— This morning in the dorm lounge I watched Hellboy dubbed in Khmer and subtitled in English.

–A girl said to me today: “I think you are polite and lovely… and attractive, too.” This is totally common. They tell me every day how pretty I am. I have never been so flattered on the constant.

–One girl had been given a worksheet for her English class (at the university) that was on her level linguistically but conceptually far below her intellect. Basically, it was a drawing of a children’s party in a classroom and it asked her to describe  the picture. It’d be in a third-grade workbook in the US. In her paragraph of “what’s happening in this picture” she managed to work in how children’s rights are important and parents and community members must work together to support their education.

–Sometimes my bag is like the Room of Requirement. I’d been pining for a tweezers (haven’t found one here) and then one tumbled out of a pocket of my napsack today — packed for a long-ago trip.

Who Stepped on My Watermelon?

Every day there’s a fruit break of some sort. Someone buys a bag of fruit from somewhere (market trip, passing seller, etc.) and an insta-picnic begins. One girl grabs ceramic bowls, another the (very large) cleaver, another gets chairs, someone starts to slice or peel — speedy, clockwork-like, and the gossip and relaxation begins, a thirty-minute respite from a hardworking day. I’ve tried a bunch of new fruits. Brown grape-sized spheres with husks, peel to reveal a jelly-like fruit surrounding a pit, slick the fruit off with your tongue. Fuzzy brown seed pods filled with sweet tamarind paste. Something that looked like a bit of chopped-off cactus. I always have to ask for operating instructions from one of the girls, who is always super-amused that I need help with something so simple.

Today, though. Today was watermelon. And I know how to eat watermelon. “Do they have this watermelon in the U.S.?” one asked. “Oh yes,” I said. “In the summer. Only for a few months a year.”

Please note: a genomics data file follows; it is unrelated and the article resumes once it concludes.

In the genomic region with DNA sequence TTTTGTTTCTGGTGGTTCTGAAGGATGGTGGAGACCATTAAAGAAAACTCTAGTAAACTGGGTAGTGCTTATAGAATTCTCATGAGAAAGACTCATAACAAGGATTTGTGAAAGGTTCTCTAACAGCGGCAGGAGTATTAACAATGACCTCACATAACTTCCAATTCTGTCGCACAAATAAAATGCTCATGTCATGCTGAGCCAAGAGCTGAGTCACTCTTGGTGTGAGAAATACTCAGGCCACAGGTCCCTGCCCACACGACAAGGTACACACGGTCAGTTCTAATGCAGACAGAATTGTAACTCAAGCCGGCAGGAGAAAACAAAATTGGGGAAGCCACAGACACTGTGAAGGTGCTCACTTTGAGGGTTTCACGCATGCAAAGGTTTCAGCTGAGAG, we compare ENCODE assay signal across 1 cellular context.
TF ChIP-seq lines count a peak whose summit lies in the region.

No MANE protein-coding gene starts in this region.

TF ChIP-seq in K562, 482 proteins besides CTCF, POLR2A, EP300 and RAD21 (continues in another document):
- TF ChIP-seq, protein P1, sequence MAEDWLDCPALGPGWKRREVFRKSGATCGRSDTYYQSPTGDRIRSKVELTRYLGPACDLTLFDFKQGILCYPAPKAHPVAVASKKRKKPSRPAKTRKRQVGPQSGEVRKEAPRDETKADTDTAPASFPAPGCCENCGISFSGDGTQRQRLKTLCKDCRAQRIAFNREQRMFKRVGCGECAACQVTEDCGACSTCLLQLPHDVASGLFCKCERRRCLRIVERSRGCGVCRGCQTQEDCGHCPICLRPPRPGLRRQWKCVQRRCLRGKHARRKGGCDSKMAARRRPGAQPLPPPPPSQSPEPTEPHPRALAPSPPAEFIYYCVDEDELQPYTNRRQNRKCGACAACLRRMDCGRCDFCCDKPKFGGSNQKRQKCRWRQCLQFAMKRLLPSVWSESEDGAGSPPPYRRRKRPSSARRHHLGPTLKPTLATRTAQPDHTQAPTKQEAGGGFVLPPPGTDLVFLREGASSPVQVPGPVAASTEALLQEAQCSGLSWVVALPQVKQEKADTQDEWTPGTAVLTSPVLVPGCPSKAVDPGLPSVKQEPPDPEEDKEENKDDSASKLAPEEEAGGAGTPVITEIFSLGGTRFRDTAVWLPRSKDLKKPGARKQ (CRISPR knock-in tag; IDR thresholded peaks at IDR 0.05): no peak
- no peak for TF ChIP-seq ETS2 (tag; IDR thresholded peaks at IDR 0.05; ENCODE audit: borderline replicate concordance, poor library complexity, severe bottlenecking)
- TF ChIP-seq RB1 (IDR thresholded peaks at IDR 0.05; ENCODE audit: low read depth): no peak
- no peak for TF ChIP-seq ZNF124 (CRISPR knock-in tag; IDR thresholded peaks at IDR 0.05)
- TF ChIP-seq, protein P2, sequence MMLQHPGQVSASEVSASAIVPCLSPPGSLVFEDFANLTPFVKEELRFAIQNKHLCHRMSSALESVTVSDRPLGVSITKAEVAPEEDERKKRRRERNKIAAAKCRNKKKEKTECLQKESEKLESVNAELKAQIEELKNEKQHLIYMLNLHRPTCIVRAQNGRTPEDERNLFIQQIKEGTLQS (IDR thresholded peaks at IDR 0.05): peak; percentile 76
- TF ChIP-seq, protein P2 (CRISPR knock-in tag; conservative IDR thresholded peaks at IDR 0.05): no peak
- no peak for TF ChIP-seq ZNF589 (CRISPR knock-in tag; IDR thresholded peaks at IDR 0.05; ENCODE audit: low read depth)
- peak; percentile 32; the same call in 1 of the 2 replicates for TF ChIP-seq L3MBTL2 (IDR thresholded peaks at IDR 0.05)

Then S. began to tell her watermelon story. In Khmer. I had no idea what she was saying, but she spoke animatedly and was cracking up the half-dozen girls who were munching on watermelon chunks and slicing new ones with the cleaver. I wanted to know what the joke was. She didn’t want to tell me in English. I’m thinking, what kind of joke is she telling? What could possibly be so side-splittingly funny about watermelon?

Finally the other girls persuaded her to give it a try, even though she was nervous about her English. And here’s the gist of it:

She went to a relative’s farm and in the field she saw a little watermelon. It was so cute, and she wanted to eat it, but it was too young to eat right then. She didn’t want anyone else to find it, though! Someone might come along and pick her perfect watermelon! So she decided to hide it. She buried it in the ground and thought it would be ok there while it continued to grow. She wanted to save it for six days.

After six days she returned to the spot where her little watermelon was buried.

“But it was broken!” she said, laughing.

“A cow came along and stepped on it,” Marady explained. “The cow didn’t know.”

Their comic timing was so awesome that I, too, was just rolling on the floor over this watermelon debacle. And it made me realize a few things. 1) Humor can be pretty universal. 2) I have never, ever valued a watermelon so much that I tried to save it from all harm until it was fully grown. So maybe I should take better care to love things I’d consider ordinary. and 3) Maybe this is a self-help book in the making. You think you have it all figured out, you bury your watermelon for later… but then along comes a cow.